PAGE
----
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Ballet Shoes - Articles Surfing

Many historians list dance as the oldest of the human art forms. Since dance consists of structured movement, usually set to rhythmic music, it is a good representation of simple joy through physical movement among human creatures.

Aesthetic dance such as ballet is an interesting combination of form and physical attraction as the very movements themselves of the ballet art form require a long, tapered line of the leg, which is enhanced by the almost conical shape of the shoe.

Dancers wear blocked slippers called toe shoes or pointe shoes in order to dance on the tips of their toes. The ballerina, in particular creates an illusion of weightlessness by quickly skimming the floor, spinning and holding poses.

While ballet shoes have been described as athletic shoes made from crude paper and glue, remarkably few serious injuries are now found in modern ballerinas.

The pointe shoe has come on the ballet scene in recent years and allows the dancer to poise indefinitely on tiptoe. Through extensive training and strength, the ballerina can maintain the "pointe" position by contracting the muscles of feet, ankles, leg and torso to pull her up put of the shoe. Children should not be encouraged to dance on pointe without adequate training and mastered strength techniques.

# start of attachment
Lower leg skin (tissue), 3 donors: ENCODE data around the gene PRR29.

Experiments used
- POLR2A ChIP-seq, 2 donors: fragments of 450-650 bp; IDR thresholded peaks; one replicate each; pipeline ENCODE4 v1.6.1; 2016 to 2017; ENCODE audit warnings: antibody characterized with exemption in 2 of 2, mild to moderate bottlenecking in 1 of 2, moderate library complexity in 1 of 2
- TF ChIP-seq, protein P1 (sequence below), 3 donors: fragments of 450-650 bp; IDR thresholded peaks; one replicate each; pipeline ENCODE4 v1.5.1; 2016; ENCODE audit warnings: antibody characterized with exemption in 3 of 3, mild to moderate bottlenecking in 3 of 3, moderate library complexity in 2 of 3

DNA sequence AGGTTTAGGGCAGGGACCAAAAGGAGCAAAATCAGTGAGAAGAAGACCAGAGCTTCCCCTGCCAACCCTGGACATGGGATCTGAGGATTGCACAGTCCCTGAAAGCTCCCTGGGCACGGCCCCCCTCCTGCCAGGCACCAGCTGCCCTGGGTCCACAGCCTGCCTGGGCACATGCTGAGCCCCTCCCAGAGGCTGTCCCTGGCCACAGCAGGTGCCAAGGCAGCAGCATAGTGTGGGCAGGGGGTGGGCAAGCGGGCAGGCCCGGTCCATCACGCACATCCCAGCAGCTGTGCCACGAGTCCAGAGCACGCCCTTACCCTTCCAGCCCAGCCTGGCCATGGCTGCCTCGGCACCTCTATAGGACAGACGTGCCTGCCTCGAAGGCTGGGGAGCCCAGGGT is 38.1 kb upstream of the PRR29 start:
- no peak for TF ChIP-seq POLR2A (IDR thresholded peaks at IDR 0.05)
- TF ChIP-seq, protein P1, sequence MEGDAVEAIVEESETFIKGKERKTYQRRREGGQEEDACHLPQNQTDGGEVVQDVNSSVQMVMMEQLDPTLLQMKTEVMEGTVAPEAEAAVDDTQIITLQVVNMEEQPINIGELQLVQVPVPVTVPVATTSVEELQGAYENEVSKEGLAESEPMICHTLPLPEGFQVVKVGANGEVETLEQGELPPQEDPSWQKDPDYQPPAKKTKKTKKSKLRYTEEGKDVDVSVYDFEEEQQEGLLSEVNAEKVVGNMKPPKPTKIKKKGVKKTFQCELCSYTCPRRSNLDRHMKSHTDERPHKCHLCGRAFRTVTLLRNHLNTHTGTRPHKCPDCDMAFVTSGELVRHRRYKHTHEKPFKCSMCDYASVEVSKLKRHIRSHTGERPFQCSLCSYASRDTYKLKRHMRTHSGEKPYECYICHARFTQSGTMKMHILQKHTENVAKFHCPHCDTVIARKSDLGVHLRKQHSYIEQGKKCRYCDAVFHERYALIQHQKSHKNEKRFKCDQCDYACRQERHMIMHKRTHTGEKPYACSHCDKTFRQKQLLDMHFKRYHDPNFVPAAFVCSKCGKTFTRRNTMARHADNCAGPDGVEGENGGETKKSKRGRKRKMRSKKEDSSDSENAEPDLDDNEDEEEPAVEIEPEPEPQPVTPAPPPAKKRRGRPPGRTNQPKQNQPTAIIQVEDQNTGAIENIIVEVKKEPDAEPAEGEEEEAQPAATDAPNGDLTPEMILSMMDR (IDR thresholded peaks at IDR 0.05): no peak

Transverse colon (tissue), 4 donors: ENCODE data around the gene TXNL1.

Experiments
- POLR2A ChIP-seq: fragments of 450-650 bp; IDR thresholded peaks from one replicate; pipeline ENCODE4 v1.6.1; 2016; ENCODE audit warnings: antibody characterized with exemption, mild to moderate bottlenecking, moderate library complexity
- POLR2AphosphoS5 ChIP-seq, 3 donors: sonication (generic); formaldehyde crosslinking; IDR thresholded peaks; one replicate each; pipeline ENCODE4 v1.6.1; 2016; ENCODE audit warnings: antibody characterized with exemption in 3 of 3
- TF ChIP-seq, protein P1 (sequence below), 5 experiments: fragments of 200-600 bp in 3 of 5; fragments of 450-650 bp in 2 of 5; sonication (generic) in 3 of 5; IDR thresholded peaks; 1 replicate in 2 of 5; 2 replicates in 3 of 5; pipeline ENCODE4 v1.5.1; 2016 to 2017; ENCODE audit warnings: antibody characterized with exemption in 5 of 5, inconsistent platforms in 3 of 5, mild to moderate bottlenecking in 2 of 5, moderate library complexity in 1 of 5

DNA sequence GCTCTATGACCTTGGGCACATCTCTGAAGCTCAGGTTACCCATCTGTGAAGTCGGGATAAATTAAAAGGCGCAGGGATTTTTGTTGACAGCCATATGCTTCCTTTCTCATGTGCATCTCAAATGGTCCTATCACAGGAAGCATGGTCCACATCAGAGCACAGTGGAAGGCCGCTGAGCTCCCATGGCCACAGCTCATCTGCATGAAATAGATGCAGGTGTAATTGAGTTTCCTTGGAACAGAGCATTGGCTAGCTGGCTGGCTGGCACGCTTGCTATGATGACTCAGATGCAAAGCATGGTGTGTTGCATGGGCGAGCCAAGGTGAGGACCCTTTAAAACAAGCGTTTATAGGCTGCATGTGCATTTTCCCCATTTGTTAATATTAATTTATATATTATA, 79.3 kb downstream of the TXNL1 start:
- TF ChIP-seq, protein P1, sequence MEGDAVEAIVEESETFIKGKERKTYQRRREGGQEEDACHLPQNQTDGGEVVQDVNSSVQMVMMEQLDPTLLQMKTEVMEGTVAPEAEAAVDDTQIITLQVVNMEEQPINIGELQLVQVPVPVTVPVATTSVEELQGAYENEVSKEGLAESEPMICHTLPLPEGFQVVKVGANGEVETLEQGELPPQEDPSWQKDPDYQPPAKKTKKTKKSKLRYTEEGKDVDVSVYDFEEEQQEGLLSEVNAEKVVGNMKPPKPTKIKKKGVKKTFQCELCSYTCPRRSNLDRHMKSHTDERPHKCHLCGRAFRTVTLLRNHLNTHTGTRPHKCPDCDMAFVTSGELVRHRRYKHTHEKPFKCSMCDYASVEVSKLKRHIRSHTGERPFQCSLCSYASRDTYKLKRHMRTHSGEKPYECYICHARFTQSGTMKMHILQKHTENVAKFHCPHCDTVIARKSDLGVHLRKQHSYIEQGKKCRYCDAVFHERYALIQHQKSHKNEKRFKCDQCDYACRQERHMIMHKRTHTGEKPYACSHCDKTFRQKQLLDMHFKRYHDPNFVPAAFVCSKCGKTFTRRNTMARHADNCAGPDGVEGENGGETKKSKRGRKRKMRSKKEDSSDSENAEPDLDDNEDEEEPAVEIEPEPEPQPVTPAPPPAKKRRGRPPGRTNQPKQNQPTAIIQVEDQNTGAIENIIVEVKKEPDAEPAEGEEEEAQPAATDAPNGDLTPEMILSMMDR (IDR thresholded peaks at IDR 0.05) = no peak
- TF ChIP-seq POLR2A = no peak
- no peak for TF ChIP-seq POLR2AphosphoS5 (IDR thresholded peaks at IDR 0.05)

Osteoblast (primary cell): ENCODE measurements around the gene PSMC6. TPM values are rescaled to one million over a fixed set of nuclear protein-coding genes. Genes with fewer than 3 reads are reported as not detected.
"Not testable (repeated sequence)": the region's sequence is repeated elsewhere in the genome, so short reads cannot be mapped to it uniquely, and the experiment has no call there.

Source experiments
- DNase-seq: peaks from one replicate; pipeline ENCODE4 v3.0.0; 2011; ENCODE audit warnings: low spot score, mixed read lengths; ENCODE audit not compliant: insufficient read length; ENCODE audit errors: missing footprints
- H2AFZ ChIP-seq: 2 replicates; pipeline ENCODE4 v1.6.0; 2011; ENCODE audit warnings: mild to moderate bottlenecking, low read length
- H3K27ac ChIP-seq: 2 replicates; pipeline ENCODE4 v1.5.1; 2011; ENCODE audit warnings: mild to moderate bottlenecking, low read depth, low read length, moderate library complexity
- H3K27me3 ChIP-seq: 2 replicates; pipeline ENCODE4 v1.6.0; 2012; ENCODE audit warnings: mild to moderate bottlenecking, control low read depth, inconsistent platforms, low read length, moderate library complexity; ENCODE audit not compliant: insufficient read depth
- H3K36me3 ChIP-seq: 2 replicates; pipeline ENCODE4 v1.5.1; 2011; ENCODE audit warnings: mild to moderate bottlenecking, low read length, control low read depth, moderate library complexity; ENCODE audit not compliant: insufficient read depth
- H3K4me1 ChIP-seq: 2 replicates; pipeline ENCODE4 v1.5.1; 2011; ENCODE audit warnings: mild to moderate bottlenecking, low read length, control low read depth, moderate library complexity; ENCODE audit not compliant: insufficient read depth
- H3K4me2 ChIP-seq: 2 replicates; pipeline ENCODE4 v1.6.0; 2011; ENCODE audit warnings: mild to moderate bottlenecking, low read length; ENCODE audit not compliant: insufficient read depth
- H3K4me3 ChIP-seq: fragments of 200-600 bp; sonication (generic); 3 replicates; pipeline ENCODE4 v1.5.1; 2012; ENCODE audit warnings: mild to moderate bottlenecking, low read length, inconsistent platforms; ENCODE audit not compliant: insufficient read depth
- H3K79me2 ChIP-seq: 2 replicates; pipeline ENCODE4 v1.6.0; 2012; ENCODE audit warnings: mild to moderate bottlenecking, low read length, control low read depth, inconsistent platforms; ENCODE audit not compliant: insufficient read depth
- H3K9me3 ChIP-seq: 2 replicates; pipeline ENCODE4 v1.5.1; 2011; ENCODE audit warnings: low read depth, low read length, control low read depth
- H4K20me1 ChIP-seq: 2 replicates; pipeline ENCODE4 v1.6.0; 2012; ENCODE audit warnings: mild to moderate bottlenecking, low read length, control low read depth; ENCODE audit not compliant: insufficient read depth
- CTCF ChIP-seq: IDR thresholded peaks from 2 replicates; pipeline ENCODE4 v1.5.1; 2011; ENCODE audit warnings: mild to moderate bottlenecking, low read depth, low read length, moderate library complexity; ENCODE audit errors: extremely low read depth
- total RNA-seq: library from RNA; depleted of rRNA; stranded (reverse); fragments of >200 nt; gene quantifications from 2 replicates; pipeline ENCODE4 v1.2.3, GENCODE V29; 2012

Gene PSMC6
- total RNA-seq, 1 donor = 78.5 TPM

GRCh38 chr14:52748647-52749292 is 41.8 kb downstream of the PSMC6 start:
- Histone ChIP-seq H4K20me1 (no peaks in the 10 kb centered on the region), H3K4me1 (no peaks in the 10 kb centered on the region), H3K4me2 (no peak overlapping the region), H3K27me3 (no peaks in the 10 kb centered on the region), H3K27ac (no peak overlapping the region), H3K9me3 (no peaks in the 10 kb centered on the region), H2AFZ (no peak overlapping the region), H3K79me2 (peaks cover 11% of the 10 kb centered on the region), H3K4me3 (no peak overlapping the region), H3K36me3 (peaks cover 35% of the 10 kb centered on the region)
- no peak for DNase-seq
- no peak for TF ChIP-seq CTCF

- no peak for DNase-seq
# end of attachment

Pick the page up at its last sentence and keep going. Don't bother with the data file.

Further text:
Before one can safely wear these pointe ballet shoes, it is recommended dancers wear soft slippers and gradually progress to wear pointes for long active periods.

The pointe ballet shoe supports the foot underneath the arch with a stiff sole and the box of the shoe tightly encloses the toes to allow the dancer's weight to rest on an oval shaped platform. With the addition of stretchable materials within the toe box, modern pointe shoes have become indispensable in modern ballet dance.

Traditional pointe ballet shoes offered no shock "absorption" and oftentimes the number of ballerina injuries were higher before the introduction of the newer pointe shoes. With no support of the toe box, the toes and ankles suffered causing ingrown toenails, bunions and arthritis. However, with modern ballet dance comes greater foot support through modern pointe ballet shoes and trained technique.

Submitted by:

Reggie Andersen

Reggie Andersen is a home business office advocate. He recommends persistence and a healthy work environment including a strict schedule, good ethics and comfort plus intermittent recreation in the form of ballet. More information: http://www.ballet-shoes.ws



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